A schoolgirl from South Australia is staying up until midnight most days as she juggles school, study and a budding new business that is raking in the cash.
Jess Tresidder, 16, stumbled upon a lucrative idea when she was trying to impress her friends, and is now making on average $850 a week.
The teen, from Mt Gambier in the state’s south, bought a second-hand etching machine for $200 to make personalised key chains.
After discovering the key rings were popular with her school peers, she created an Etsy account in late February to see if she could sell the product more widely.
“I’m not sure what happened, it blew up overnight,” Miss Tresidder told news.com.au.
With her business jumping to the Etsy bestseller list, the young entrepreneur has been busy ever since – and she is even looking to hire a part-time employee to keep up with demand.
Ms Tresidder has filled 308 orders in the four months since the business launched, including “bulk” purchases from companies buying sometimes 20 key rings at a time on Etsy.
She also credits word of mouth for her customer base, with school kids and parents coming to her directly for the personalised product.
Each key chain sells for $13, which after the $4 costs of production leaves her with a $9 profit margin.
On her busiest day, she received 70 orders in a single night.
“Most of the time I try to go to bed before 11, however there’s some nights where that’s not possible,” she said.
Ms Tresidder has made about $10,000 from the side hustle since late February.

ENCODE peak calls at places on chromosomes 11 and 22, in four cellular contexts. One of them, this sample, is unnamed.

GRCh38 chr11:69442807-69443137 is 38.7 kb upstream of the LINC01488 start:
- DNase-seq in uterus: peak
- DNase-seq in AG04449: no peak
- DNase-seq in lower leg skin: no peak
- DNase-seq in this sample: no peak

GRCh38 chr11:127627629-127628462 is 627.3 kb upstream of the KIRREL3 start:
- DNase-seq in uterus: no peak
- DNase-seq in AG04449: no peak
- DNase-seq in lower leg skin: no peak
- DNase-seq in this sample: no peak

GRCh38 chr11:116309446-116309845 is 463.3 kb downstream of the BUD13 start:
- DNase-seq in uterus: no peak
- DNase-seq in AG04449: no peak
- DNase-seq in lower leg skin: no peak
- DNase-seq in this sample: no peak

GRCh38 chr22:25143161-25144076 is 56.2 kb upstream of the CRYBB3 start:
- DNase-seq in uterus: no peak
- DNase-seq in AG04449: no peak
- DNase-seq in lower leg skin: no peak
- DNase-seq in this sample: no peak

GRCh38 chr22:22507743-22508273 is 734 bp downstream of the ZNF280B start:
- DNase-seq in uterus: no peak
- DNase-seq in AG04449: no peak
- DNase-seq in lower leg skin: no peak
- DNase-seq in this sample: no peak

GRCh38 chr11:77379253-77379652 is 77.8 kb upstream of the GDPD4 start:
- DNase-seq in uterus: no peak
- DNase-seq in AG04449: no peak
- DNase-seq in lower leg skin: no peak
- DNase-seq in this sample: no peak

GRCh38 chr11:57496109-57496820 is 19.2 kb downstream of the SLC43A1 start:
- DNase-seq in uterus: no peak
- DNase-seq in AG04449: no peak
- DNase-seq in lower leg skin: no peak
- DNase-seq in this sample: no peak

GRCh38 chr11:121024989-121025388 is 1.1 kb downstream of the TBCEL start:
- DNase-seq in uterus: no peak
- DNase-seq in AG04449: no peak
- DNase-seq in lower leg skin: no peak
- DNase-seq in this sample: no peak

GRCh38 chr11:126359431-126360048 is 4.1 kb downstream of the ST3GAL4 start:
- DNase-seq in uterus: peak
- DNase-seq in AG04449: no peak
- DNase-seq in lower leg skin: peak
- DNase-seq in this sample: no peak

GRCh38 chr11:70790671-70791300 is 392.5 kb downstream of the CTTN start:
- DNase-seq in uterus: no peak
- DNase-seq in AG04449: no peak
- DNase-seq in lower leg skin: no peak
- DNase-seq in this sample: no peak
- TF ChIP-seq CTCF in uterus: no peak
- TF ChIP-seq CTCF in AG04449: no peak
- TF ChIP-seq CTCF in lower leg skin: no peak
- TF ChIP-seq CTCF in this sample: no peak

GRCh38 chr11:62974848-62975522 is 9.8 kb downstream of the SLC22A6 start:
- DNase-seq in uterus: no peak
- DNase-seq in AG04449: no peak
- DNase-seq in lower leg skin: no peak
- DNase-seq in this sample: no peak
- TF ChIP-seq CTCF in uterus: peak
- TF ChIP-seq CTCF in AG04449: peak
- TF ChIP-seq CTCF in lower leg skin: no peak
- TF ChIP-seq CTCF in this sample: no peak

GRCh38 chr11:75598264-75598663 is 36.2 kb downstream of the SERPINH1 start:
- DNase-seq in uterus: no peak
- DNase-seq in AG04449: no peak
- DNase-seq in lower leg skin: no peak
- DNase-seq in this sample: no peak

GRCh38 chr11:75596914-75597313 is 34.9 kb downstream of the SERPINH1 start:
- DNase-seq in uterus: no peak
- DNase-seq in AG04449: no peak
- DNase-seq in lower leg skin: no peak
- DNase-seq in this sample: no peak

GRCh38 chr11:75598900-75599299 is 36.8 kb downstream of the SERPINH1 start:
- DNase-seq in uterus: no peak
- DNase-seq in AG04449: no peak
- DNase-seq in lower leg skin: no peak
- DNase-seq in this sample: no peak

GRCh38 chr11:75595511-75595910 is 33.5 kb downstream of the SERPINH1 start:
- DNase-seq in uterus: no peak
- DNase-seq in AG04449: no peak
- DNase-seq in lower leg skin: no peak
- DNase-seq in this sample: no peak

Youngest boss ever
The teen initially enlisted friends and family members to help her reply to emails, etch the key chains and box them up.
“I just (make the key chains) in the lounge room, it’s an absolute mess,” she said.
But with no sign of the business slowing down – her product has been viewed 30,000 times on Etsy since February – she thinks it’s time to employ someone more permanently, especially as she has exams coming up.
She’s looking to employ a stay-at-home mum or someone hit hard by the coronavirus pandemic and is in the process of planning casual job interviews.
‘Work on work on work’
The key ring business isn’t Ms Tresidder’s only job.
She’s a babysitter and works three shifts at her local Red Roosters, bringing her a further $250 every week.
Considering she makes nearly $600 a week from the key chains, that means she rakes in around $850 per week, despite being a full-time high-schooler.
“I’ll wake up earlier, around 6am, go to school the whole day, get home, jump on the computer, do some orders, do some homework and then go to work,” she said.
“(It’s) work on work on work.”
At Red Rooster, Miss Tresidder makes $13 an hour. The irony isn’t lost on her.
“I’m definitely making more from my business,” she said. “I’ve learnt the power of owning your own business or working from home. I’ve never really liked working for someone else.”
She’s noticed that her most common customer is a parent buying a car for their children and wanting a personalised key chain to attach to the car key.
Corporate entities also buy her product in bulk, asking for their logo to be embossed onto the key ring.
For bulk orders, ever the business woman, she offers a 10 per cent discount.
She suspects that most of her customers don’t realise she is just 16 years old.
Recognising that key chains are a “saturated market”, Ms Tresidder put a lot of effort into the advertising campaign, posting on social media and taking high quality photos.
“I’ve learned a lot of skills I can take to the real world,” she said.
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